Population genomics of plant parasites
How are parasite populations genetically structured within and across host individuals? space? host species?
The biology of parasitic plants facilitates in situ collection of data on both genetic structure and the mechanisms responsible for that structure. Here, we studied the role of mating, dispersal, and establishment in host race formation of a parasitic plant. We investigated the population genetics of a vector-borne desert mistletoe (Phoradendron californicum) across two legume host tree species (Senegalia greggii and Prosopis velutina) in the Sonoran desert using microsatellites. Consistent with host race formation, we found strong host-associated genetic structure in sympatry, little genetic variation due to geographic site, and weak isolation by distance. We hypothesize that genetic differentiation results from differences in the timing of mistletoe flowering by host species, as we found initial flowering date of individual mistletoes correlated with genetic ancestry. Hybrids with intermediate ancestry were detected genetically. Individuals likely resulting from recent, successful establishment events following dispersal between the host species were detected at frequencies similar to hybrids between host races. Therefore, barriers to gene flow between the host races may have been stronger at mating than at dispersal. We also found higher inbreeding and within host individual relatedness values for mistletoes on the more rare and isolated host species (S. greggii). Our study spanned spatial scales to address how interactions with both vectors and hosts influence parasitic plant structure with implications for parasite virulence evolution and speciation.
This work was done in collaboration with Noah Whiteman (UC-Berkeley), Jen Koop (UMass-Dartmouth), Nicolas Alexandre (UC-Berkeley), and Lauren Johnston. The results of this work are published in Molecular Ecology.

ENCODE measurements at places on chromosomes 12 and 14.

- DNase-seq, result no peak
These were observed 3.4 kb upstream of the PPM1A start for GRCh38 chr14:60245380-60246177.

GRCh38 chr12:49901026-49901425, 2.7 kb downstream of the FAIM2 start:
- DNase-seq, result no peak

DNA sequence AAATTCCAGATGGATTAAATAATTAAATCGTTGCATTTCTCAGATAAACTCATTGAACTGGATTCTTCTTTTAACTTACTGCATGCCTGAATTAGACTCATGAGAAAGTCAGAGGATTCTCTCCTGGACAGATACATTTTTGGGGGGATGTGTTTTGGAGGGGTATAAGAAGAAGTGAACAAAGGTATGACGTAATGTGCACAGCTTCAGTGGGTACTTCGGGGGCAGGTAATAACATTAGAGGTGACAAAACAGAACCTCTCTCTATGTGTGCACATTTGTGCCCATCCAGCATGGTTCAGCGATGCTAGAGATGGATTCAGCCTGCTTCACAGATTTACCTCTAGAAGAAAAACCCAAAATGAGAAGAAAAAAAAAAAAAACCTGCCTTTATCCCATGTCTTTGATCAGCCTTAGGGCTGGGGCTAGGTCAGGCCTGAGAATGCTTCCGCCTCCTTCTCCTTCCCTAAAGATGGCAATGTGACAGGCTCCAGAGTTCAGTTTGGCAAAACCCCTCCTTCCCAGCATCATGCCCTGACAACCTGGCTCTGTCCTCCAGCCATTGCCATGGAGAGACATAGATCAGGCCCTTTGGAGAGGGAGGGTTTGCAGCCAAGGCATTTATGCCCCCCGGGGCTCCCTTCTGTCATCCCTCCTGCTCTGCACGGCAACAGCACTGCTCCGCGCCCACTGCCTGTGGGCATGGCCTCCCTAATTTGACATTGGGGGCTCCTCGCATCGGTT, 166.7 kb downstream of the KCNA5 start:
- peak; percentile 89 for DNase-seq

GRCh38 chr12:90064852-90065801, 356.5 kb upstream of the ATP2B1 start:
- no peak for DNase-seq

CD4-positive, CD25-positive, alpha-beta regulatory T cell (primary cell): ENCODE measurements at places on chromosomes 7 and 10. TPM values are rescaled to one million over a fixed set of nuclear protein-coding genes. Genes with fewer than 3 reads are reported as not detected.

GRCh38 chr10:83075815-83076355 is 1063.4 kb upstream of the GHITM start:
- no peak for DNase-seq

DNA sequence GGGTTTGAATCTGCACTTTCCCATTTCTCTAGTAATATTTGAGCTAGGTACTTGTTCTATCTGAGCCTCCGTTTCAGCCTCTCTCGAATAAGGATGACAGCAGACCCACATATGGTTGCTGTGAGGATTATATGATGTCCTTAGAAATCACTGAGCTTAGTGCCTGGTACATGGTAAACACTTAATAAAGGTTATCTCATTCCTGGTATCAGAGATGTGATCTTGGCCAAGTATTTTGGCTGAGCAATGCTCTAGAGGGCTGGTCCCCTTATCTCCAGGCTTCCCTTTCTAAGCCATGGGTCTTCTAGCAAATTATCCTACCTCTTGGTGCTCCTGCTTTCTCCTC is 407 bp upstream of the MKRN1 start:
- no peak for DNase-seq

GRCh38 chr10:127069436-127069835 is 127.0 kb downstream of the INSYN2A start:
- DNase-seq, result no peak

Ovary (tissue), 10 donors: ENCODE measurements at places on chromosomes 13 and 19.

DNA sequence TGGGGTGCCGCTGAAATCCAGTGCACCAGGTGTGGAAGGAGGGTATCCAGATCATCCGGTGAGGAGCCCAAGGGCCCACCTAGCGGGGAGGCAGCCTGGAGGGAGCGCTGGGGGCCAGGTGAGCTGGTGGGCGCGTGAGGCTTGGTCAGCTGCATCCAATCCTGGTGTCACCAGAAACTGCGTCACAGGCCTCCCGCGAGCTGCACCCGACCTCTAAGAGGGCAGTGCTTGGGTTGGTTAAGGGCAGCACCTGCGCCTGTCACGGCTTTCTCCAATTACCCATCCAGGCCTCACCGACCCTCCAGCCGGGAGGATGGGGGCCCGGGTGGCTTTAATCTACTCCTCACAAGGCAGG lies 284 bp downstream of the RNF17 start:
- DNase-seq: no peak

How are parasite species structured across their geographic range? How do ecological interactions (host species, biotic dispersal), environmental characteristics, and geography interact to determine that structure?
When natural selection operates repeatedly to produce reproductive isolation, parallel divergences can result across space. Determining the frequency with which parallel host-associated divergence can occur across space will provide insight into the propensity of parasites to undergo sympatric diversification. The targets of selection for adaptation to the host environment can be identified through studying the genomic patterns of divergence. In collaboration with Dr. Noah Whiteman and Tim O’Connor at the University of California – Berkeley, I am producing a reduced representation genomic library using RAD capture sequencing of hundreds of desert mistletoe individuals from across the species’ geographic range to answer the above questions and determine the genomic signature of adaptation. Studies of the population genomic structure will benefit from powerful new methods developed by the Bradburd Lab at Michigan State University. More information soon!